In some areas the councils appear to signal Syria’s atomisation rather than a new beginning. Christophe Reuter calls it a “revolution of localists” when he describes “village republics””such as Korin, in Idlib province, with its own court and a 10-person council.
But Aziz envisaged councils connecting the people regionally and nationally, and democratic provincial councils now operate in the liberated parts of Aleppo, Idlib and Deraa. In the Ghouta region near Damascus, militia commanders were not permitted to stand as candidates. Fighters were, but only civilians won seats.
In Syria’s three Kurdish-majority areas, collectively known as Rojava, a similar system prevails, though the councils there are known as communes. In one respect they are more progressive than their counterparts elsewhere – 40 per cent of seats are reserved for women. In another, they are more constrained – they work within the larger framework of the PYD, which monopolises control of finances, arms and media.
The elected council members are the only representative Syrians we have. They should be key components in any serious settlement.
In a post-Assad future, local democracy could allow polarised communities to coexist under the Syrian umbrella.
Towns could legislate locally according to their demographic and cultural composition and mood. The alternative to enhanced local control is new borders, new ethnic cleanings, new wars. At the very least, the councils deserve political recognition by the United Nations and others. Council members should be a key presence on the opposition’s negotiating team at any talks.
And the councils deserve protection. Mr Al Assad’s bombs hit the schools, hospitals, bakeries, and residential blocks that the councils are trying desperately to service. If the bombardment were stopped the councils would no longer be limited to survival. They could focus instead on rebuilding Syrian nationhood and further developing popular institutions.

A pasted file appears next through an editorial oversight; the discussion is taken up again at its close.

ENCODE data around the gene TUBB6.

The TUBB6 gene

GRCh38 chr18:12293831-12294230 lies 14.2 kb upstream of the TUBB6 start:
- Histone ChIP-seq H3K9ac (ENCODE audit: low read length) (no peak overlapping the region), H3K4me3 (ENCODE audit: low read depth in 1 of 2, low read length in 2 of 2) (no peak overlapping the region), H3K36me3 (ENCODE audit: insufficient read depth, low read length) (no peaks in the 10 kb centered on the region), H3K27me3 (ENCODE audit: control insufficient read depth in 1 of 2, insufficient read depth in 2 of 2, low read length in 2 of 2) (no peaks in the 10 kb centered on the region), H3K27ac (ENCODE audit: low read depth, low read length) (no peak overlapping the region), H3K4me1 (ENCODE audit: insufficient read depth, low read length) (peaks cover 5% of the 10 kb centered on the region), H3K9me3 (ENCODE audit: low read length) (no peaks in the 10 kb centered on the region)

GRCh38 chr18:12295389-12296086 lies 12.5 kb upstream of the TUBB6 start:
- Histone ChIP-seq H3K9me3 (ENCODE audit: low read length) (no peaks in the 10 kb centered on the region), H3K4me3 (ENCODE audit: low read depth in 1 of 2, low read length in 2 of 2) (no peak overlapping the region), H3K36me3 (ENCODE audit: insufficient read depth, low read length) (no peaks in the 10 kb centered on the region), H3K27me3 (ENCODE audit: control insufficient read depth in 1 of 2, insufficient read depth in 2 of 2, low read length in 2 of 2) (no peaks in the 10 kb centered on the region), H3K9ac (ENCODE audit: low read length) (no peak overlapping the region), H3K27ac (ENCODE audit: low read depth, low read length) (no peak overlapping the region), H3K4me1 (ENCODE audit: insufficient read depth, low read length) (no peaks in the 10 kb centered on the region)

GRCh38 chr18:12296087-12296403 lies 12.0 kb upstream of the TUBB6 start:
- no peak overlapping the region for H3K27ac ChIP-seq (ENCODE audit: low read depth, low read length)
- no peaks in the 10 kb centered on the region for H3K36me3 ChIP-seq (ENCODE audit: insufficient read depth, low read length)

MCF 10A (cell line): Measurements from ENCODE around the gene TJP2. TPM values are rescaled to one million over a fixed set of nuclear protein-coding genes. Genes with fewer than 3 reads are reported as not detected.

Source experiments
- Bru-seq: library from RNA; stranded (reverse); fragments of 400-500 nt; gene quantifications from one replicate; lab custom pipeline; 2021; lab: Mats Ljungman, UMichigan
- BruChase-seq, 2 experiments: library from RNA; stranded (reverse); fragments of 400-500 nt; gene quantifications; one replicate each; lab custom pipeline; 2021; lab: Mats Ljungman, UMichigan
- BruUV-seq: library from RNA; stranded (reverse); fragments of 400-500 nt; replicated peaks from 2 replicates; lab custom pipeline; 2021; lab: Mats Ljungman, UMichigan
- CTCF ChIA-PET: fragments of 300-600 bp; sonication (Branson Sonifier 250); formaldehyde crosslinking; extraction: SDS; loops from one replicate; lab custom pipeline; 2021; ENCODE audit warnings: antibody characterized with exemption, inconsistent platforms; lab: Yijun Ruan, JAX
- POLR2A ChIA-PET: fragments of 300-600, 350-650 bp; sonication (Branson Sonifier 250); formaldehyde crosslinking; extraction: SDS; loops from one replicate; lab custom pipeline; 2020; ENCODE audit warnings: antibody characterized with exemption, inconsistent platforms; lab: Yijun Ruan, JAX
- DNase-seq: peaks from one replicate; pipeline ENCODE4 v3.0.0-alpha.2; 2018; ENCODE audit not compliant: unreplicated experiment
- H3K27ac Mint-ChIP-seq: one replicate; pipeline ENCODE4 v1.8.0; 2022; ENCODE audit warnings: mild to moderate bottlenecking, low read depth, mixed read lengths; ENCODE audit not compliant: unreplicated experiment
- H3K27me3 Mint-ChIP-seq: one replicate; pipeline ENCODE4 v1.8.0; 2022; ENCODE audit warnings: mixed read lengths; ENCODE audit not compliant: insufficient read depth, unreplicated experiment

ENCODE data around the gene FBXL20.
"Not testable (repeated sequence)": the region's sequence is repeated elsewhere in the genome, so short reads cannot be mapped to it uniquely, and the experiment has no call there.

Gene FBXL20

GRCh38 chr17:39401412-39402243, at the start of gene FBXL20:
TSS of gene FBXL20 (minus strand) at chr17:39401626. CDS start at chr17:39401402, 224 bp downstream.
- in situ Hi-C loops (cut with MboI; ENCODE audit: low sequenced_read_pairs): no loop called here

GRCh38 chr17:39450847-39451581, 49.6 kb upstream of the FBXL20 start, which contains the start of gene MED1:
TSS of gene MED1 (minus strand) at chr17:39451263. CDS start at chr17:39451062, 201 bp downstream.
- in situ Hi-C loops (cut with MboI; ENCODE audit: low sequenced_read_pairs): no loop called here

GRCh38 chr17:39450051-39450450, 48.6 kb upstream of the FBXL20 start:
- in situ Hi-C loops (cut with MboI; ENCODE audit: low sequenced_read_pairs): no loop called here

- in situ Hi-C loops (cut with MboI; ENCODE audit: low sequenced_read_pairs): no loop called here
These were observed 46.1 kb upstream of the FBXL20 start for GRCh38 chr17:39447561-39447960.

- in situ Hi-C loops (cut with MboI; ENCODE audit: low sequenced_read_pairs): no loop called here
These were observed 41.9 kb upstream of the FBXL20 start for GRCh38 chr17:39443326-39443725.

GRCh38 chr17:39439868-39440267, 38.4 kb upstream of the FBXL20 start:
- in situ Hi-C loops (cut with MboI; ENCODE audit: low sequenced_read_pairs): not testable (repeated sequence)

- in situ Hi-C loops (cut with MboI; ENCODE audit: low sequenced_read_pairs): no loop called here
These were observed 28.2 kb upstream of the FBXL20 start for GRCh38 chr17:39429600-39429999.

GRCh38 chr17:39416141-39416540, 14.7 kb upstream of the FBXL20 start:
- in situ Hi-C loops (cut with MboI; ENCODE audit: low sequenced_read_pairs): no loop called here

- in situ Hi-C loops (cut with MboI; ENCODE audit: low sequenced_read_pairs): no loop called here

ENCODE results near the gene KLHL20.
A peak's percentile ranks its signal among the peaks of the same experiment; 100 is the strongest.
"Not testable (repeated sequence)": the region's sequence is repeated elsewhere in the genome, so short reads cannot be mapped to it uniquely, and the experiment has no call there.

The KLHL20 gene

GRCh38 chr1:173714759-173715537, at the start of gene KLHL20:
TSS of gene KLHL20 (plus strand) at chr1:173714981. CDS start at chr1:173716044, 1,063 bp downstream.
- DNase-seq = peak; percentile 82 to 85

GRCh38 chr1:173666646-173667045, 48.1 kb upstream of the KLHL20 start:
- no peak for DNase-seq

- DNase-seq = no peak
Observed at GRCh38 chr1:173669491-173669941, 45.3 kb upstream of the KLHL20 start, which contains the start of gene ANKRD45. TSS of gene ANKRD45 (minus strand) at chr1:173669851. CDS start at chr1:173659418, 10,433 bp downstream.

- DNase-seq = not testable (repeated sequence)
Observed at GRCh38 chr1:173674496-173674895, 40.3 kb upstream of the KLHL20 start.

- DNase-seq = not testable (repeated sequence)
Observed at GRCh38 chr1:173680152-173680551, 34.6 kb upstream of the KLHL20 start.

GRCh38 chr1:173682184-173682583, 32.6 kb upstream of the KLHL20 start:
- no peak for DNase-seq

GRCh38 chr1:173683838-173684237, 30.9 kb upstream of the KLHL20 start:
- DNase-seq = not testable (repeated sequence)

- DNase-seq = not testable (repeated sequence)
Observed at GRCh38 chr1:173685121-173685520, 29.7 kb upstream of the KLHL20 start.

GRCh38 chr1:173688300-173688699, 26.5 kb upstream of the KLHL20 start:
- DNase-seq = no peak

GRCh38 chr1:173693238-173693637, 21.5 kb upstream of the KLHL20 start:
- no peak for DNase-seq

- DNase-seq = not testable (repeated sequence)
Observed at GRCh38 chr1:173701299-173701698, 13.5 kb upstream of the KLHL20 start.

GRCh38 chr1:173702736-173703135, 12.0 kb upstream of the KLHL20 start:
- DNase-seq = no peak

As the US-led invasion of Iraq showed us, only the people themselves can build their democratic structures. And today Syrians are practising democracy, building their own institutions, in the most difficult of circumstances. Their efforts don’t fit in with the easy Assad-or-ISIL narrative, however, and so we rarely deign to notice.
Perhaps Syria looks like a huge, expensive and complicated problem that can only be contained with on-going and continual military action. If this is our only strategy, Syria will fester like an open sore. Perhaps other options are available, if so let’s test them to see if they are feasible.
Andy Black Associates (ABA) provide English parish councils with a specifically designed, low-cost, easy-to-use and customisable WordPress website application, accessed as a cloud service, that enables parish councils to comply with the 2015 Transparency Code and improve engagement with the local community. This type of model can be adapted for Syrian local councils.
Perhaps the UN could set up and manage the cloud service and create a framework where Syrian local councils receive phased financial support for projects to rebuild their local communities in exchange for transparency, local democratic accountability and the creation of local neighbourhood plans. This would help prevent corruption, create local employment and increase grassroots democratic engagement. It could also stem the tide of Syrian refugees into Europe and encourage others to return home to rebuild their country.